Steve Mueller (user link) says:

Lowering Prices

Anonymous Coward wrote:

so are you going to lower your prices $7 per item accordingly?

Why would they? As the eBags rep made clear, you were (supposedly) never charged $7 for the subscription. The $7 is money they’re giving for having accepted the promotional subscription. So you could buy a bag, get the magazine and then request the $7. Think of it like a $7 rebate if you don’t want the magazine.

Saying “The price of your subscription is included in your order” certainly made it sound like you were being charged for the magazine, so I understand the concerns, but the eBags rep clarified that. This means there are only two weasely things that could be going on:

  • They raised prices $7 or so before starting this promotion (but does anybody have any evidence of that?)

  • The subscriptions automatically renew (although I’m not aware of any magazines that do that)
Carlo Longino (profile) says:

Re: Lowering Prices

While I’m glad to see some backtracking from eBags here, this whole “promotion” is still very odd. Why pay $7 for having accepted a subscription, only if the user cancels it? I guess it’s like a rebate — but it’s pretty much the worst rebate mechanism I’ve ever seen. Never mind the fact they want to share my address and whatever other info with someone without making it clear beforehand they were doing so.

The process was shady, and judging by the comments here, doesn’t look like it’s won eBags a lot of fans. Whatever rhetoric they want to wrap it in, saying they’ll pay somebody $7 (even if it isn’t a “refund”) if they cancel creates the perception that they’re charging a buyer $7 for something they probably don’t want, and at the very least, haven’t been informed pre-purchase they’re getting.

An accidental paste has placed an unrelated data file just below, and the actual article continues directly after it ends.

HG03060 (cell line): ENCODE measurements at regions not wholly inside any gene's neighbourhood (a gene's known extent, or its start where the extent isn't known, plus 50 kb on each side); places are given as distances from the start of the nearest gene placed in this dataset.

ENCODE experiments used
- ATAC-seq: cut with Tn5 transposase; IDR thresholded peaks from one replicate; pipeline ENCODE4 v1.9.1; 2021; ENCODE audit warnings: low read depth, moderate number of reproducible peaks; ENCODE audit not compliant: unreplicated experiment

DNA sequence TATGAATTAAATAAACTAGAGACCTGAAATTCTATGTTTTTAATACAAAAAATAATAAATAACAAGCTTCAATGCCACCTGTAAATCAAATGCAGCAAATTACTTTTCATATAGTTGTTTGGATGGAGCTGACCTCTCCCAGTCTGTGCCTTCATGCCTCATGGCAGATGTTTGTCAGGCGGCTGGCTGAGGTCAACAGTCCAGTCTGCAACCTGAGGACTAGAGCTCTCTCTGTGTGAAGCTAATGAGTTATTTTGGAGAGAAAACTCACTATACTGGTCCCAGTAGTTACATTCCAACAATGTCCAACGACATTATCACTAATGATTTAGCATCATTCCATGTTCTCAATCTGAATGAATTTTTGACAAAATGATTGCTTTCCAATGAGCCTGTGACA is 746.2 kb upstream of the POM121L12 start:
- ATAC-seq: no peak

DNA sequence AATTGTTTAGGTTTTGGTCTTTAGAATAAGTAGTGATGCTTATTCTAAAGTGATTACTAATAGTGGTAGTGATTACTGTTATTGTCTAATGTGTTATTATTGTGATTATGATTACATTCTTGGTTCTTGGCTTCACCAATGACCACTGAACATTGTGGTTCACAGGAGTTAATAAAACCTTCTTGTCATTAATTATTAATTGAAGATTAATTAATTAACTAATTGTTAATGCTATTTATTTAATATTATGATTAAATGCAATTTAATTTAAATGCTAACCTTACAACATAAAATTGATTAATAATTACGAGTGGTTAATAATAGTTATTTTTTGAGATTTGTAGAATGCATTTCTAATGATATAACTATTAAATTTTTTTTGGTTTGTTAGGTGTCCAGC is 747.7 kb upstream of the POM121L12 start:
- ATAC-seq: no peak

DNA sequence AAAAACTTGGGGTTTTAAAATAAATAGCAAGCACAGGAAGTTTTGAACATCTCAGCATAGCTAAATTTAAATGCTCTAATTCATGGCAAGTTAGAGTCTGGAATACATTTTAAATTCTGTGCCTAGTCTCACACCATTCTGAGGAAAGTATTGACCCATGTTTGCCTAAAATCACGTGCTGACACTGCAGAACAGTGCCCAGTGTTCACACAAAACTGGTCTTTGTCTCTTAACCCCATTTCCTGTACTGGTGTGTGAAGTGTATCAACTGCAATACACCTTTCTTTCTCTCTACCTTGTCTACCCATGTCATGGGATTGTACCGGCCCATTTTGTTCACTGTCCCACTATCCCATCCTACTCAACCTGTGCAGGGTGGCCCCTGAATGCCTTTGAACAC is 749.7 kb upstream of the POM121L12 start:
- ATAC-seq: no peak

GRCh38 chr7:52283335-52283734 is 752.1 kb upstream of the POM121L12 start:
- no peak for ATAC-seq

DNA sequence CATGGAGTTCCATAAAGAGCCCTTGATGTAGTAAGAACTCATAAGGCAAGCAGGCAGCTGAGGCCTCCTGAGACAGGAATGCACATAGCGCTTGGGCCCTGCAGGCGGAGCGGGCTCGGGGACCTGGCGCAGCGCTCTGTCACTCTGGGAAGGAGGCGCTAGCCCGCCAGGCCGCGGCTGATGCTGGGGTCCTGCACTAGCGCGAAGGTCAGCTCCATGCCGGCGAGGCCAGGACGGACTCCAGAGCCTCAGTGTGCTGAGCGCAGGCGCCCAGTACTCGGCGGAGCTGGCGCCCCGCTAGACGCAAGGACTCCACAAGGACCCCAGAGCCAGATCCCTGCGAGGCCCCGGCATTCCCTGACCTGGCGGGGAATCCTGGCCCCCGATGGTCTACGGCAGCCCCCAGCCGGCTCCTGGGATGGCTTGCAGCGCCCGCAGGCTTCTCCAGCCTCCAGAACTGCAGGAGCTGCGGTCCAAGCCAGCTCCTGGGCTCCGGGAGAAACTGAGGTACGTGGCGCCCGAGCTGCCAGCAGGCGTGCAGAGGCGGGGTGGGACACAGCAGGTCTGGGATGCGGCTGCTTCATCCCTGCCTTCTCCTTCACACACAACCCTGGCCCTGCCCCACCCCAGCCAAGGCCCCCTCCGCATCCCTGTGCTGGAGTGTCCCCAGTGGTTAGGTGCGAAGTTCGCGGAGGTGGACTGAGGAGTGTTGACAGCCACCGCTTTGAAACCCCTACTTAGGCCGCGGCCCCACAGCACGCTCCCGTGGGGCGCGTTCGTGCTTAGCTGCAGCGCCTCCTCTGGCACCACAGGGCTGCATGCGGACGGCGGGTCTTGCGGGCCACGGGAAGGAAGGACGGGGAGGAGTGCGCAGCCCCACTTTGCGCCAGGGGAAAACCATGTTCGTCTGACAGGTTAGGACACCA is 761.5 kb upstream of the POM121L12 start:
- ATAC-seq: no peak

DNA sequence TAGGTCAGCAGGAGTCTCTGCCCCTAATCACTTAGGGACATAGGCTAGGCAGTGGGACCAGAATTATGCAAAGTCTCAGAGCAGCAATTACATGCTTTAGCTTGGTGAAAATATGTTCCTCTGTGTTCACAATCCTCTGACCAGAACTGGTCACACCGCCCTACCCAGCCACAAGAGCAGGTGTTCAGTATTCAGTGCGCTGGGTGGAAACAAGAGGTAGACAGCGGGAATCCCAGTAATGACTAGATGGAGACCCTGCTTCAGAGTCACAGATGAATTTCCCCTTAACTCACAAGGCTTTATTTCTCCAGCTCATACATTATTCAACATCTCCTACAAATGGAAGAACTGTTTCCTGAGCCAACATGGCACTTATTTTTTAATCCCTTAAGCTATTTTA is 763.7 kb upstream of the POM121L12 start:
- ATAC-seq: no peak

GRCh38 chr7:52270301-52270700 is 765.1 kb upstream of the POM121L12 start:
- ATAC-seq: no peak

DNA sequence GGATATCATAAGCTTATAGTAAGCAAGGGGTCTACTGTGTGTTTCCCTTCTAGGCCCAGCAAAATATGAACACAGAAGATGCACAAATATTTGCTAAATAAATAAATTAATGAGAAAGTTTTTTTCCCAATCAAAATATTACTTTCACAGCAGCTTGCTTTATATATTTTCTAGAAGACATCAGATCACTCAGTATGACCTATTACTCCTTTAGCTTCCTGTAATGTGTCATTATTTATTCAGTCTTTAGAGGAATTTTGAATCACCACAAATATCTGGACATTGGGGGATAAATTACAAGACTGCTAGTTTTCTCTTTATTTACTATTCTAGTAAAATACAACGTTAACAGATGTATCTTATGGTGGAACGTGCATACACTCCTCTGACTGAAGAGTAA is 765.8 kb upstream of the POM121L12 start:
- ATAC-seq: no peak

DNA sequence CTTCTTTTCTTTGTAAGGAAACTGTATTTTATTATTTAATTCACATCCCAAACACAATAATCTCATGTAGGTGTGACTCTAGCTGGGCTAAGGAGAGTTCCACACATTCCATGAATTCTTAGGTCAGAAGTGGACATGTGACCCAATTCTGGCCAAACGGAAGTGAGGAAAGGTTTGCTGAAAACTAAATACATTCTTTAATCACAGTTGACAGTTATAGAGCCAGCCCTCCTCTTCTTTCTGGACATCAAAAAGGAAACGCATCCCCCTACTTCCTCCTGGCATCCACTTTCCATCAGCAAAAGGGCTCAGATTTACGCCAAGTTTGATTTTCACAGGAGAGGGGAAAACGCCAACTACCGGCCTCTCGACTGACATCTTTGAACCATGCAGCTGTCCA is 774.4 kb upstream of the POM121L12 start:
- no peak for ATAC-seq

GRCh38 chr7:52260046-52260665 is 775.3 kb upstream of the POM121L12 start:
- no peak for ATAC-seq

It’s the same principle as a rebate, I’d imagine, only sort of in reverse — generate enough referrals (for which presumably they’re being paid) to the magazine so that paying the few people that actually jump through the myriad hoops to get their money back still allows for a profit.

Anonymous Coward says:

Re: Re: Lowering Prices

Well, I think you’re pretty much on the right track, although I don’t doubt that eBags truly did *intend* for this to be simply a “here’s something extra from us to you! Yay!” sort of promotion. The problem is that it was probably the marketing dept. that came up with this idea, everyone jumped on board: “OOooh! Cool! Let’s use some fancy-schmancy data-mining combined with some free shit from this magazine company and customers will love us!”, and they just went and put the whole campaign in place.
But did they ever ASK their customers if this is what they wanted? Did they do any pilot program or email a small portion of their customers to test the waters on this idea? Clearly, they did not. It’s a common practice I’ve seen in my own company with the sales/marketing/client relationship folks: little forethought to what the customer truly wants. They put out fires, they come up with “great” ideas, and they just DO IT! Unfortunately that’s not a great way to go about making changes to an established business.
Your customers come to your business and buy stuff because you’re good at providing them with that “stuff”, but when you decide to sell your existing customer’s ‘new’ stuff, or ‘different’ stuff, or even just ‘give them stuff for being good customers’ you need to really evaluate whether your customers want or need that stuff. Obviously eBag’s customers don’t need or want free magazine subscriptions.

Eric says:

Single use CC numbers

Discover as well as some other cc companies offer single use cc numbers through their websites, or a small downloadable app. it basically generates a one time use #, so you don’t have to worry about get billed later. I used it for a “Free” credit report that you have to cancle later, or else you get signed up for the service.